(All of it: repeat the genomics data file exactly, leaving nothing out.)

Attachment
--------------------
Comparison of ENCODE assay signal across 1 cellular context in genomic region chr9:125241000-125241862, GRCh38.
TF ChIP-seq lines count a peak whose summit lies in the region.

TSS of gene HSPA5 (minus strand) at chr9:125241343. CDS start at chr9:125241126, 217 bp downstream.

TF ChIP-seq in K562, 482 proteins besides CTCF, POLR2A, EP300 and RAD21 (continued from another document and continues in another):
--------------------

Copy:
Comparison of ENCODE assay signal across 1 cellular context in genomic region chr9:125241000-125241862, GRCh38.
TF ChIP-seq lines count a peak whose summit lies in the region.

TSS of gene HSPA5 (minus strand) at chr9:125241343. CDS start at chr9:125241126, 217 bp downstream.

TF ChIP-seq in K562, 482 proteins besides CTCF, POLR2A, EP300 and RAD21 (continued from another document and continues in another):